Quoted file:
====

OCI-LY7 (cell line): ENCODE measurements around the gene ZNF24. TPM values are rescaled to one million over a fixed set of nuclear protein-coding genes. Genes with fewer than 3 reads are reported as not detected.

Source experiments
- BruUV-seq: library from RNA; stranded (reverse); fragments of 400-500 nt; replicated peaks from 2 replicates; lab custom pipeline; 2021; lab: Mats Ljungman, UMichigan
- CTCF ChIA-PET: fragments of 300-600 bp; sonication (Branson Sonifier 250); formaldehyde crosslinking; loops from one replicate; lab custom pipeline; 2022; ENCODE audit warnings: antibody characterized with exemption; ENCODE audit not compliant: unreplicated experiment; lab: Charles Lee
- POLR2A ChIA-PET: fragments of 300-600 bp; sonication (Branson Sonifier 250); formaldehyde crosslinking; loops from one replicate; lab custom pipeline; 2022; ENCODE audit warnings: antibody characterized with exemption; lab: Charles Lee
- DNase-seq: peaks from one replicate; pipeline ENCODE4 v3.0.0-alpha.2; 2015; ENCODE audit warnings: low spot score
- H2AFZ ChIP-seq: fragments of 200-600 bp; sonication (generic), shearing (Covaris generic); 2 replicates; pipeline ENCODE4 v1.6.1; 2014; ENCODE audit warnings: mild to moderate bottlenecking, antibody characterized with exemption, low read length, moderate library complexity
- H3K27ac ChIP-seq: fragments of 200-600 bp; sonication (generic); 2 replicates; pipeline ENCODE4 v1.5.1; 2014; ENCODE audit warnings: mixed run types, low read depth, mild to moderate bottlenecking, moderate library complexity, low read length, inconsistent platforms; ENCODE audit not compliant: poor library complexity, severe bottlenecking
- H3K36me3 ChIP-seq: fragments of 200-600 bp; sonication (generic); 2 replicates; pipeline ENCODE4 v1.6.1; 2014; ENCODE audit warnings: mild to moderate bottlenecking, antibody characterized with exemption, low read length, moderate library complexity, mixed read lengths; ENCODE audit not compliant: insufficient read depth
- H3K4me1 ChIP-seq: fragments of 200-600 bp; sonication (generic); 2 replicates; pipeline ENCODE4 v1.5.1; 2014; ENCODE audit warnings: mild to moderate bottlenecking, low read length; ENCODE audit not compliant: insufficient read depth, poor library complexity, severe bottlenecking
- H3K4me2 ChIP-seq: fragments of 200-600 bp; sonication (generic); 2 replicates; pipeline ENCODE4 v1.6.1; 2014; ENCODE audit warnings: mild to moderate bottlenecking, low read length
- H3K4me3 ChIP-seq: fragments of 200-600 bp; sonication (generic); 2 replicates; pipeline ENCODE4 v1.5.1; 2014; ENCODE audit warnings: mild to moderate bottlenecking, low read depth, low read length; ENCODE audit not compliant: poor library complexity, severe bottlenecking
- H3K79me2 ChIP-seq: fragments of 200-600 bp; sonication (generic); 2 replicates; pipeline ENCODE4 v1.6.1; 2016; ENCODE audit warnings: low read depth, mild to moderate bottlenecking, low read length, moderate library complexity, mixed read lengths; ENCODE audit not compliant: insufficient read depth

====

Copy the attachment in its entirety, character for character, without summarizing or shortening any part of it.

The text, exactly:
OCI-LY7 (cell line): ENCODE measurements around the gene ZNF24. TPM values are rescaled to one million over a fixed set of nuclear protein-coding genes. Genes with fewer than 3 reads are reported as not detected.

Source experiments
- BruUV-seq: library from RNA; stranded (reverse); fragments of 400-500 nt; replicated peaks from 2 replicates; lab custom pipeline; 2021; lab: Mats Ljungman, UMichigan
- CTCF ChIA-PET: fragments of 300-600 bp; sonication (Branson Sonifier 250); formaldehyde crosslinking; loops from one replicate; lab custom pipeline; 2022; ENCODE audit warnings: antibody characterized with exemption; ENCODE audit not compliant: unreplicated experiment; lab: Charles Lee
- POLR2A ChIA-PET: fragments of 300-600 bp; sonication (Branson Sonifier 250); formaldehyde crosslinking; loops from one replicate; lab custom pipeline; 2022; ENCODE audit warnings: antibody characterized with exemption; lab: Charles Lee
- DNase-seq: peaks from one replicate; pipeline ENCODE4 v3.0.0-alpha.2; 2015; ENCODE audit warnings: low spot score
- H2AFZ ChIP-seq: fragments of 200-600 bp; sonication (generic), shearing (Covaris generic); 2 replicates; pipeline ENCODE4 v1.6.1; 2014; ENCODE audit warnings: mild to moderate bottlenecking, antibody characterized with exemption, low read length, moderate library complexity
- H3K27ac ChIP-seq: fragments of 200-600 bp; sonication (generic); 2 replicates; pipeline ENCODE4 v1.5.1; 2014; ENCODE audit warnings: mixed run types, low read depth, mild to moderate bottlenecking, moderate library complexity, low read length, inconsistent platforms; ENCODE audit not compliant: poor library complexity, severe bottlenecking
- H3K36me3 ChIP-seq: fragments of 200-600 bp; sonication (generic); 2 replicates; pipeline ENCODE4 v1.6.1; 2014; ENCODE audit warnings: mild to moderate bottlenecking, antibody characterized with exemption, low read length, moderate library complexity, mixed read lengths; ENCODE audit not compliant: insufficient read depth
- H3K4me1 ChIP-seq: fragments of 200-600 bp; sonication (generic); 2 replicates; pipeline ENCODE4 v1.5.1; 2014; ENCODE audit warnings: mild to moderate bottlenecking, low read length; ENCODE audit not compliant: insufficient read depth, poor library complexity, severe bottlenecking
- H3K4me2 ChIP-seq: fragments of 200-600 bp; sonication (generic); 2 replicates; pipeline ENCODE4 v1.6.1; 2014; ENCODE audit warnings: mild to moderate bottlenecking, low read length
- H3K4me3 ChIP-seq: fragments of 200-600 bp; sonication (generic); 2 replicates; pipeline ENCODE4 v1.5.1; 2014; ENCODE audit warnings: mild to moderate bottlenecking, low read depth, low read length; ENCODE audit not compliant: poor library complexity, severe bottlenecking
- H3K79me2 ChIP-seq: fragments of 200-600 bp; sonication (generic); 2 replicates; pipeline ENCODE4 v1.6.1; 2016; ENCODE audit warnings: low read depth, mild to moderate bottlenecking, low read length, moderate library complexity, mixed read lengths; ENCODE audit not compliant: insufficient read depth